Indians-Rangers Series Puts Cleveland's Bats Back to Sleep

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Indians-Rangers Series Puts Cleveland's Bats Back to Sleep

The Cleveland Indians lost two of three to the Texas Rangers over the weekend.

Sunday's loss was a perfect example of the Indians' frustrating season. Ben Francisco, who has been one of the few bright spots on offense, let a single bounce through his legs in the top of the 10th inning to allow the winning run to score with two outs.  Of course, it came off the bat of the Indians' inept former utility man, Ramon Vasquez, who is currently hitting .356 for the Rangers.

Just when you thought the Tribe bats may have started to awaken from their slumber, putting up fourteen runs in the first two games of the series, it was back to business as usual with one run on nine hits on Sunday.

After scoring one run in the first, the Indians had two runners on with one out and failed to score another. They had the bases loaded with one out in the second—and failed to score ANY runs.

Runner on second in the third inning with one out? No runs. Lead-off hitters in the fifth, sixth, and eighth innings all get on base? Eliminated by a double play in EACH of those three innings.

Runner on second with one out in the ninth? Stranded.

The awful strikeouts by Travis Hafner and Jhonny Peralta and the weak groundout to second by Victor Martinez in the bottom of the 10th were a microcosm of the season. None of the Indians hitters can come through when it counts—especially the ones they have counted on over the past three seasons.

An interesting tidbit from the Plain Dealer's Paul Hoynes: Indians starters Aaron Laffey (1.60), Cliff Lee (1.66), and C.C. Sabathia (1.66) entered Saturday with the three lowest ERAs in the AL since April 17. The Indians record in those 33 games? 17-16. Sabathia's seven-inning, one-run performance will lower the Indians' record to 17-17 over the last 34 games. Ugly.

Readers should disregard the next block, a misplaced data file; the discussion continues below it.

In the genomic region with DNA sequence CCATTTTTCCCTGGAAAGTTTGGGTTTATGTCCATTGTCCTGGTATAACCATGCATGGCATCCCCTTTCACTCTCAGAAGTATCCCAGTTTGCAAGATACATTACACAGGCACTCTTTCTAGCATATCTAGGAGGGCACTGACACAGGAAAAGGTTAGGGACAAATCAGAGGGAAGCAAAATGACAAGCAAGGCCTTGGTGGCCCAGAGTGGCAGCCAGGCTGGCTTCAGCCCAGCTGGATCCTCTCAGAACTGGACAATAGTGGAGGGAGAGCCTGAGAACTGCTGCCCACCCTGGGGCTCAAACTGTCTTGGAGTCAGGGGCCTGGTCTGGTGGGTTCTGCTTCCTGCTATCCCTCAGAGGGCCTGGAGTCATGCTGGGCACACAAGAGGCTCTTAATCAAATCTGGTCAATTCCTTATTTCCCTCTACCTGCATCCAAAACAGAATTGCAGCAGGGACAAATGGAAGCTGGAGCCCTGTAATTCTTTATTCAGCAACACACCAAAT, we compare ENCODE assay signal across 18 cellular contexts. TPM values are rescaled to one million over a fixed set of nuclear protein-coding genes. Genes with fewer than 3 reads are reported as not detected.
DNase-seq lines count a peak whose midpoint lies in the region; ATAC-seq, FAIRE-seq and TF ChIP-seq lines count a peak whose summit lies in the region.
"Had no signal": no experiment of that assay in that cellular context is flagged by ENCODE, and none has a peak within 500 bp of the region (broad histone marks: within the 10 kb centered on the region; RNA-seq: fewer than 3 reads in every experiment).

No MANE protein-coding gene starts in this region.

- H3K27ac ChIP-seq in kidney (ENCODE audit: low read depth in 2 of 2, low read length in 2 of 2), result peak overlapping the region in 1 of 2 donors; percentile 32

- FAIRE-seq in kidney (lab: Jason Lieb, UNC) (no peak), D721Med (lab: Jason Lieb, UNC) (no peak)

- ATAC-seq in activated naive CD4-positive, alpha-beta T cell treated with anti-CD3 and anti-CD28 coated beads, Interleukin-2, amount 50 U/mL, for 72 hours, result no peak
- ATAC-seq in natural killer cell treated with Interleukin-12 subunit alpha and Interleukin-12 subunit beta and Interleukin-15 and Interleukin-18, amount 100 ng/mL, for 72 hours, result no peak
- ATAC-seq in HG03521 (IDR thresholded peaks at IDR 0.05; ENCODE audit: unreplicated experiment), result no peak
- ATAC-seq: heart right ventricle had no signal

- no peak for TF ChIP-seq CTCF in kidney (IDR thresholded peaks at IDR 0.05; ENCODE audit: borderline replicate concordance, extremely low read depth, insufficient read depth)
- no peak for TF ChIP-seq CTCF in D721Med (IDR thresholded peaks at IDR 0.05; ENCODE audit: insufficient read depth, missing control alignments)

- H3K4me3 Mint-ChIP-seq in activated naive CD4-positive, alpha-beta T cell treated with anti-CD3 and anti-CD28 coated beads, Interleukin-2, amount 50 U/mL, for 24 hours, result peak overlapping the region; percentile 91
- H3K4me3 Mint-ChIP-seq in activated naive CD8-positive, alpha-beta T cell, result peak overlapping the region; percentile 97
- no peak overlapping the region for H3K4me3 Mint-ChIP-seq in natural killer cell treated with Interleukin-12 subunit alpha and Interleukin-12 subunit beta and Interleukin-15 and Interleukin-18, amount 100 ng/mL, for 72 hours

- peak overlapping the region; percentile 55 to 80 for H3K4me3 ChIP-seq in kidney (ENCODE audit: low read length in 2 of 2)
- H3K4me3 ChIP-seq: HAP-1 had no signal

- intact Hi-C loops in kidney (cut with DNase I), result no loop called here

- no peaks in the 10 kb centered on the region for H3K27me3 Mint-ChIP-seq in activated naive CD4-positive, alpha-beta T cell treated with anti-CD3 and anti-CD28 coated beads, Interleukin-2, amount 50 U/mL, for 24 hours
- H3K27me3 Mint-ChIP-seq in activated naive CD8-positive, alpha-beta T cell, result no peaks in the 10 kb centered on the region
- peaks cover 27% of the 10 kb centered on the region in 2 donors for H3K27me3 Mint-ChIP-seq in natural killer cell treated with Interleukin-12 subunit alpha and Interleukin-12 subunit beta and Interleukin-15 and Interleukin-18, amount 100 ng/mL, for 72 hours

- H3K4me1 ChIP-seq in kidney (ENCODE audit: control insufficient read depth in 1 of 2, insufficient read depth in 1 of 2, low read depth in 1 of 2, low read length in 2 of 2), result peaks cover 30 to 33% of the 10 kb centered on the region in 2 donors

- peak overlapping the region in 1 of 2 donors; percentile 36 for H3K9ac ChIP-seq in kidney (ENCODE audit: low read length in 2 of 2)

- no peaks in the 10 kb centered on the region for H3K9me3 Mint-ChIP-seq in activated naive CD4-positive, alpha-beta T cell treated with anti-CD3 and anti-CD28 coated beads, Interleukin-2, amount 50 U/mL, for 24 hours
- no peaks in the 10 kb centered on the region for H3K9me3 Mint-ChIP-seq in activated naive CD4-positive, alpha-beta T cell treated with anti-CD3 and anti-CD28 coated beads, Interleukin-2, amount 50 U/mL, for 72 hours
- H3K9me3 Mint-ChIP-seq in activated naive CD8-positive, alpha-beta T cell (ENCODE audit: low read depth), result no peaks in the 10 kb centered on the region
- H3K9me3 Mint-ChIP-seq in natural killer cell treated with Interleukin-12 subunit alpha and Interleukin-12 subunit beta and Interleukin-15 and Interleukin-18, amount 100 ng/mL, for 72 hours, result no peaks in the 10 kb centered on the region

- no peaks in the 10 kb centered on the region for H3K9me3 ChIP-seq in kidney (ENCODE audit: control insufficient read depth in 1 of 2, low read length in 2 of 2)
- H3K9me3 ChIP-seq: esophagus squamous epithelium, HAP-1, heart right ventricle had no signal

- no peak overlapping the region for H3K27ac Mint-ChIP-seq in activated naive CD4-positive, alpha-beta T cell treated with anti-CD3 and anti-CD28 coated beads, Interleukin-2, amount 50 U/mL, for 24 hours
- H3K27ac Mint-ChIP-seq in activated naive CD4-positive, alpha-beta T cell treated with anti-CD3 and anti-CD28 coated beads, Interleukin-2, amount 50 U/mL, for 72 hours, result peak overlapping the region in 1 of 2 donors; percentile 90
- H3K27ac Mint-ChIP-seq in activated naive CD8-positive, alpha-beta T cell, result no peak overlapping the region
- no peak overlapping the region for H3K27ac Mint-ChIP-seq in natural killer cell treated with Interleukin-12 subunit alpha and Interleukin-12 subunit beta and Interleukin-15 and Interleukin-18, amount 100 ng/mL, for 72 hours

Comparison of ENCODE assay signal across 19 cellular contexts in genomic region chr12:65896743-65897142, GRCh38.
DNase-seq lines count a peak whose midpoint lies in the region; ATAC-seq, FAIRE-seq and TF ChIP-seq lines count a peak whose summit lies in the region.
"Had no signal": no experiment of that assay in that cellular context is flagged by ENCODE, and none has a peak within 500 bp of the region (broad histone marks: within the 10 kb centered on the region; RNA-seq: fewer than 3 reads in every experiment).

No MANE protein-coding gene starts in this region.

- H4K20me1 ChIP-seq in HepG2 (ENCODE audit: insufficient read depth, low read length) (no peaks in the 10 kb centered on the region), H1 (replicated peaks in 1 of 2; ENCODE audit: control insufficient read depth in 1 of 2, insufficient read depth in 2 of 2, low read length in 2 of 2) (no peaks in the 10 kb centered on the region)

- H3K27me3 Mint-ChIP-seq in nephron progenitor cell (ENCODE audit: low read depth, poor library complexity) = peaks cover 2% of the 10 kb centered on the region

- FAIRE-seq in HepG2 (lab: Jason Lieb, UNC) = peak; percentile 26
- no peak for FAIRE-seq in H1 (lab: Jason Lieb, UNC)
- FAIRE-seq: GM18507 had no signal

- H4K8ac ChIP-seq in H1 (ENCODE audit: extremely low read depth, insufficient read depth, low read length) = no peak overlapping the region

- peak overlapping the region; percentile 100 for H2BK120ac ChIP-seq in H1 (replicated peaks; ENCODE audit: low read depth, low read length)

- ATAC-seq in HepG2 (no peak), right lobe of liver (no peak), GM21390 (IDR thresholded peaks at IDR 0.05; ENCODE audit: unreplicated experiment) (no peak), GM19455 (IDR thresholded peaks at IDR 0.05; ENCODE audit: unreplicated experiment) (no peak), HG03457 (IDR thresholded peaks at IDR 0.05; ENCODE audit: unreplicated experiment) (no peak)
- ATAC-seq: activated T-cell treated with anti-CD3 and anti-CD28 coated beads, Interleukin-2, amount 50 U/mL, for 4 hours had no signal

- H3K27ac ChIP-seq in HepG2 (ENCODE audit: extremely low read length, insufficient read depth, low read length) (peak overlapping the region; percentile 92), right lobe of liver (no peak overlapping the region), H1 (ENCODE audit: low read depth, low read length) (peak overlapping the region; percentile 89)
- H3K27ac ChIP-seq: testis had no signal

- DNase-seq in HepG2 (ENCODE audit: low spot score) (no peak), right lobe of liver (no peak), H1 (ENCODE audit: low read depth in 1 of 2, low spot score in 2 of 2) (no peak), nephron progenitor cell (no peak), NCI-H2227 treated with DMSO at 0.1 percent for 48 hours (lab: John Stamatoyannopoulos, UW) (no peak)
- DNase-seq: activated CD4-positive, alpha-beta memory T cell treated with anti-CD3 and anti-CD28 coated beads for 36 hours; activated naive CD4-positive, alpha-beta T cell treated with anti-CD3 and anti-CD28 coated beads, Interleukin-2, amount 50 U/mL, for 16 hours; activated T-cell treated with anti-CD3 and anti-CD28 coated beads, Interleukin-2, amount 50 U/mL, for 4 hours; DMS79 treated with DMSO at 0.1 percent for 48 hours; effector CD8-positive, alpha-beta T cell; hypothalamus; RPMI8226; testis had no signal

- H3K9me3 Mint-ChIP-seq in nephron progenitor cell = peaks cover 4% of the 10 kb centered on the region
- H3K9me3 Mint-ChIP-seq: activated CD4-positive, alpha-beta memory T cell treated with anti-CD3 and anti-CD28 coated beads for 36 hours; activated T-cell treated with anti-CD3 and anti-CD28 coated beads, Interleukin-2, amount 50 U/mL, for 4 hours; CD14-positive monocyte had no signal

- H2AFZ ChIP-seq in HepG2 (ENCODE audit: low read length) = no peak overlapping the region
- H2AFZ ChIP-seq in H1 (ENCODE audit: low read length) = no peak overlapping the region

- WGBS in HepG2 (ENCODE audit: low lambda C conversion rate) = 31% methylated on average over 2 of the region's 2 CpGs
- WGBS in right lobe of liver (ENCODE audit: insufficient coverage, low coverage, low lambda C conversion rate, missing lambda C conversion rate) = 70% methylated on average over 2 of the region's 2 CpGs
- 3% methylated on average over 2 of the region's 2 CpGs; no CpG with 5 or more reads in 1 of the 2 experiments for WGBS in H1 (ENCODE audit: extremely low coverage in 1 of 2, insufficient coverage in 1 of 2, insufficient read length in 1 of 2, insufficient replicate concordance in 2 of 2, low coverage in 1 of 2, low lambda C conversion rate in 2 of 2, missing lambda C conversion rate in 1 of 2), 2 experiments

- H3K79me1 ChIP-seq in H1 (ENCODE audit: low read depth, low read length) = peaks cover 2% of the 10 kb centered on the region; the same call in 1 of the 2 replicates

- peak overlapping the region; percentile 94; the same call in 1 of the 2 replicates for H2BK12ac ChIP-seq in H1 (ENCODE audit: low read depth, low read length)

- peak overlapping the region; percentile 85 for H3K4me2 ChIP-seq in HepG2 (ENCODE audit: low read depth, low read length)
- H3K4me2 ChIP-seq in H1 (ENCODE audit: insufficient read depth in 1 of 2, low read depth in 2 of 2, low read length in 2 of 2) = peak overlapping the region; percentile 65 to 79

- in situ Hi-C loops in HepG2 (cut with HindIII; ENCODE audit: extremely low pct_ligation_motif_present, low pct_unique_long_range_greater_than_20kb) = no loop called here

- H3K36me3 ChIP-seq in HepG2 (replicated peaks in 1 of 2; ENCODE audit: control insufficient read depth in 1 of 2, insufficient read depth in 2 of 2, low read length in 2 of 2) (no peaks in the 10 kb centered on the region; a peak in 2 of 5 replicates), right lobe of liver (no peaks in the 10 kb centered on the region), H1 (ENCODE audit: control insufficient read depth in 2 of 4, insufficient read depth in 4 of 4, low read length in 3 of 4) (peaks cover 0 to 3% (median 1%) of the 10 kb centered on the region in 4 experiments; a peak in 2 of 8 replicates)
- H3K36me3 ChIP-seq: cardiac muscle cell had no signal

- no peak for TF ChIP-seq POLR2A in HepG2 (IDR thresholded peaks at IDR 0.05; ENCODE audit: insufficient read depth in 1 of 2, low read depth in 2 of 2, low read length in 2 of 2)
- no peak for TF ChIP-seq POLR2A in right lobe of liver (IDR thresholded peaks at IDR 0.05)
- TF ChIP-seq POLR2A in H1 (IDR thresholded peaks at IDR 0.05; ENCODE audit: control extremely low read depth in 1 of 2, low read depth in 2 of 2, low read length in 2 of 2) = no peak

So now the Indians have lost eight of their last nine after winning eight of their previous ten. They are managing to hang around in the weak AL Central but have shown very few signs of life offensively. The Indians made some roster moves over the weekend, but they were all pitching related.

Fausto Carmona was placed on the 15-day DL after injuring his hip in Friday's game. Bad news, as Fausto will be out for at least four weeks, but the timing works out with Jake Westbrook's activation from the DL on Wednesday. So Laffey will be sticking around as he tries to be the Fausto Carmona of this year, filling in during injuries and pitching well enough to warrant staying in the rotation.

Jensen Lewis was also optioned back to AAA Buffalo to sort out some velocity and mechanics issues. Crafty veteran Scott Elatron and oft-shuttled Edward Mujica were recalled to take the two roster spots. One—probably Mujica—is headed back to Buffalo when Westbrook is activated Wednesday, but the Indians are more than comfortable with an 11-man staff given the efforts they have been getting from their starters.

Craig Breslow was designated for assignment on Friday to activate Joe Borowski from the DL. No fault of Breslow, who had pitched decently, but the Indians just don't need a 12-man staff with the rotation they have. Maybe they should have shipped out Jorge Julio, after his brilliant performance in relief of Carmona on Friday. The five-run, six-hit, three-walk gem in one and two-thirds innings of work was pure crap—and that is an insult to crap.